By Eve Zibart
Washington Post Staff Writer
Friday, August 12, 2005
YOU DON'T go to Bethesda to dine at Le Vieux Logis: You go to Le Vieux Logis to escape Bethesda.
The post-Metro Bethesda, that is, that gold-rush restaurant town with its colored drinks, its BlackBerry dinks and its X-treme garage sports. For 25 years, Le Vieux Logis, which chose to identify itself with the "old" values from the very beginning, has quietly, politely declined to jostle for position, relying on a few old-fashioned virtues -- personal attention, embracing hospitality and solid, unshowy cooking -- to keep more than one generation of customers happy. And with the recent closing of Cafe Bethesda, another bastion of quiet civility, the genteel comforts of Le Vieux Logis seem even more of an endangered anachronism. More like sanctuary.
Trendy decor, elaborate platings, ingredient buzzwords be damned. Le Vieux Logis -- "The Old Lodge," a salute to the (much more formal) Dordogne, France, inn that inspired it -- looks pretty much as it has for at least a decade. The outside is famously painted with flower boxes and blooms, a metaphorical hedge against traffic. The inside is, well, "inn sided," faux-timbered and busily hung with copper pots and plates and plants. Cocktails are the size they ought to be for pleasure rather than tripled for maximum effect.
It's immediately obvious that this is the sort of place where the phrase "regular customer" is redundant, where the owner (in this case, Diana Dahan) is known to nearly all by her first name and vice versa. One hears Le Vieux Logis described as an older folks' restaurant, and that's happily true: Patrons dress for dinner, at least a little; women have carefully smoothed hair and sometimes hats; only a few men haul out cell phones or glance condescendingly at the wine list; and those children who come -- the third generation, in some cases -- know they have to be on their best behavior. (The bathrooms are not equipped with rails for wheelchair users, but diners who are only moderately restricted may find them sufficiently large.)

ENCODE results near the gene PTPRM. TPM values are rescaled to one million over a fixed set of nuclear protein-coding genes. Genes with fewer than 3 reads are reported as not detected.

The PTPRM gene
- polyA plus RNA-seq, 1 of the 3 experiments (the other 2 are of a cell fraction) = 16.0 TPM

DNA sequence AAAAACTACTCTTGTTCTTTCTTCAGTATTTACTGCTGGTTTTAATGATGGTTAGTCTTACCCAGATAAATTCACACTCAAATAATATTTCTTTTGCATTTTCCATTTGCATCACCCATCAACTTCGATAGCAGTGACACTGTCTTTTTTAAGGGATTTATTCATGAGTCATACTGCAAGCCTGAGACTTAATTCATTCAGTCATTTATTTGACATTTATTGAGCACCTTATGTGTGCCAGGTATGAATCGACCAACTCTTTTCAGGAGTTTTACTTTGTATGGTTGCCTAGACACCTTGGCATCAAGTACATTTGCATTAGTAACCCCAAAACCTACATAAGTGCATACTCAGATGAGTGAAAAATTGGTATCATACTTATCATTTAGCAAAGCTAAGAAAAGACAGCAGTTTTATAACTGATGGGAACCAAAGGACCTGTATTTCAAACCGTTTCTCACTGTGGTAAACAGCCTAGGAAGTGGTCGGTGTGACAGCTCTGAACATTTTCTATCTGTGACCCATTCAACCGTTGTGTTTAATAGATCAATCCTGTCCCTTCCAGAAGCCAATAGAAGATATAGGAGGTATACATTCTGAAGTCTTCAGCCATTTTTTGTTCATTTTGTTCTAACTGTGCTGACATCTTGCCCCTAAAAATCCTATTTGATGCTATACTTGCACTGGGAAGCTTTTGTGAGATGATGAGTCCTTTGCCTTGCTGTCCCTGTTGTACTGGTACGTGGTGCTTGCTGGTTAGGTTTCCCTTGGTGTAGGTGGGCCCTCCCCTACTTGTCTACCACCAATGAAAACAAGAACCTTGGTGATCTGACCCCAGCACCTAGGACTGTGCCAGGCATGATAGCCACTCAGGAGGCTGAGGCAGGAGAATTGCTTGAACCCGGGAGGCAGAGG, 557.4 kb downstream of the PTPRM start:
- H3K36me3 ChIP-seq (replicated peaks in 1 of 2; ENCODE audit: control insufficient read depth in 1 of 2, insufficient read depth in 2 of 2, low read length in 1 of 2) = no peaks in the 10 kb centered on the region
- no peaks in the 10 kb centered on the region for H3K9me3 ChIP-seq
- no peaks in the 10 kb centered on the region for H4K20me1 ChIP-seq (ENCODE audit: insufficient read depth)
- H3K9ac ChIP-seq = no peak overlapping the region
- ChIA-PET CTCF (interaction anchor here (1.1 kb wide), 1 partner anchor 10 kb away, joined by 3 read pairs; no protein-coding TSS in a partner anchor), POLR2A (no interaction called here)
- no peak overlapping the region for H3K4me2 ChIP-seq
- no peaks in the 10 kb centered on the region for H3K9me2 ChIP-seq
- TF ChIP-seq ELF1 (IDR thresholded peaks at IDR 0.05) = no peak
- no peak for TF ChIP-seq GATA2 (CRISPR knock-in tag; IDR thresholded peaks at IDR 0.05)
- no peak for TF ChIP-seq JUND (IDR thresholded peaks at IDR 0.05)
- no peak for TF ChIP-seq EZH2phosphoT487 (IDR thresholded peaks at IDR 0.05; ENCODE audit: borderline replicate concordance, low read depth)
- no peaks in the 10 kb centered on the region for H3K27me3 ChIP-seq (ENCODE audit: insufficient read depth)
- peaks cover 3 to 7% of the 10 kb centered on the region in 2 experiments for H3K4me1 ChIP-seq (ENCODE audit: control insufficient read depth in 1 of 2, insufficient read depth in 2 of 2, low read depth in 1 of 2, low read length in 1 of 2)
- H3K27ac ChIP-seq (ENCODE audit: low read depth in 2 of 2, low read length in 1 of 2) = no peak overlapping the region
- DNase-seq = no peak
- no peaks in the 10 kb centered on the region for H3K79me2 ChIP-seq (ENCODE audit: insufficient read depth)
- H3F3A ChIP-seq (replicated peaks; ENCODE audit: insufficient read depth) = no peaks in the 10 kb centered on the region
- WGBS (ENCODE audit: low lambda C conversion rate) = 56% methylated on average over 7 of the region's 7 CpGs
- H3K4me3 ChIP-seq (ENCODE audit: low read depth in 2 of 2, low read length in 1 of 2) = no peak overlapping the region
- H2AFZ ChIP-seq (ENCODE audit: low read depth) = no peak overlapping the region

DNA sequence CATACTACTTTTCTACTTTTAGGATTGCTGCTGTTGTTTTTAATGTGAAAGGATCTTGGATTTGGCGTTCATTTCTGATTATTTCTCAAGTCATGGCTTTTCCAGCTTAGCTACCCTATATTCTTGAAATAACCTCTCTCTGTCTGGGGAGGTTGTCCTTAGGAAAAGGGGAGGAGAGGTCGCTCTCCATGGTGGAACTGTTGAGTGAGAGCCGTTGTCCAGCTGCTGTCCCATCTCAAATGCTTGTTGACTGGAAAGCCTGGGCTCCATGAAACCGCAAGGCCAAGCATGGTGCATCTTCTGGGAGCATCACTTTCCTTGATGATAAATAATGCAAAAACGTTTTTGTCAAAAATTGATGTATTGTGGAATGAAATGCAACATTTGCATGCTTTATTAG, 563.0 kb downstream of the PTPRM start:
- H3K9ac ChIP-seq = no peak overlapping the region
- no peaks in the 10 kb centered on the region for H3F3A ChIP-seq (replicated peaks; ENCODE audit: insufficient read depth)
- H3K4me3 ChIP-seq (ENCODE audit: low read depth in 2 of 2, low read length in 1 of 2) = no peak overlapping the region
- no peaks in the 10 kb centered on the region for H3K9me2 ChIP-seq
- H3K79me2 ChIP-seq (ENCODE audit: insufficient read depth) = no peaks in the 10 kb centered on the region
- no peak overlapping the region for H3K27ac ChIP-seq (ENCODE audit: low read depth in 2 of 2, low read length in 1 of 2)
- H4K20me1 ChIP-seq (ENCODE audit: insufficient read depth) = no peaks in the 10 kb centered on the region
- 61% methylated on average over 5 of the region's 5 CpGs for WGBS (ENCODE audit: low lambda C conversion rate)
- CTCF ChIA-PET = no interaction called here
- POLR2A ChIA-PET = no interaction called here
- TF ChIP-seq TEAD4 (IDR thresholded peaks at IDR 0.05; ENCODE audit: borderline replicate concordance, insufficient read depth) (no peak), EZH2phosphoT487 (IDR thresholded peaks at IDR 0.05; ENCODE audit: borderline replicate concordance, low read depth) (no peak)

The menu is generally and conservatively continental, although with a few curious twists (the pickled herring, for instance). The kitchen knows its strengths and generally stays within them. One of the nicest dishes, a frequent special rather than a menu item, is a warm-weather version of veal osso buco with a lovely, light broth, clean-flavored vegetables and, quite often, marrow so delicious it's silent testimonial to the high quality of the meat. The seared scallops over a similarly light ratatouille, really a vegetable saute, are exactingly seared and creamy-textured, and when the menu promises the Dover sole meuniere is the real thing, it means both the fish and its restrained flouring. Even more satisfying, for those who love that slightly mustier flavor, are the monkfish medallions a l'Americaine , that is, in a sauce of sauteed lobster shells and morsels deglazed in brandy, tomato and cream, a vanishing classic. And for those who consider snails just the excuse for garlic butter, this version's a real stunner; a vampire could suffer secondhand stroke from 20 feet.
Perhaps in deference to its customers' restricted diets, the kitchen errs on the side of blandness and not only when it comes to salt. The cold soups, vichyssoise, cream of cucumber and the like, have recently emerged a bit too thin (even for the European taste) and verging on lackluster, especially as chilling food takes even more edge off seasonings. Calf's liver, sauteed and topped with browned onions and bacon that reiterated "animal fat," begs for spice or acid splash. (It's certainly a generous slab, however.) And since batter is another of those items that really cannot be made salt-free, one night's soft-shell crabs were all texture and no taste.
On the other hand, a cautious hand with the vinaigrette just prevented a salad of red and yellow beets with greens, goat cheese and walnuts from falling victim to too many pushy elements. And a steak sauce that might well have been over-reduced by many cooks survived with its juices and wine nearly intact.
Caution is also a virtue when it comes to cooking vegetables. It's hard to imagine quarrelling with the accompaniments, particularly the crisp-tender haricots verts that are a house staple. The unusually sweet and greaseless sweet potato fries that arrive as a little surprise with the calf's liver are a rare modern touch, and their mildness is a clever balance to the liver's forwardness. (It's easier, however, to quarrel with one modern "convenience" -- foil-wrapped butter.)
Le Vieux Logis may once have been more of a special-occasion destination, but these days it seems like a mental health day. As they say on TV, take a little time to stop and enjoy le vieux .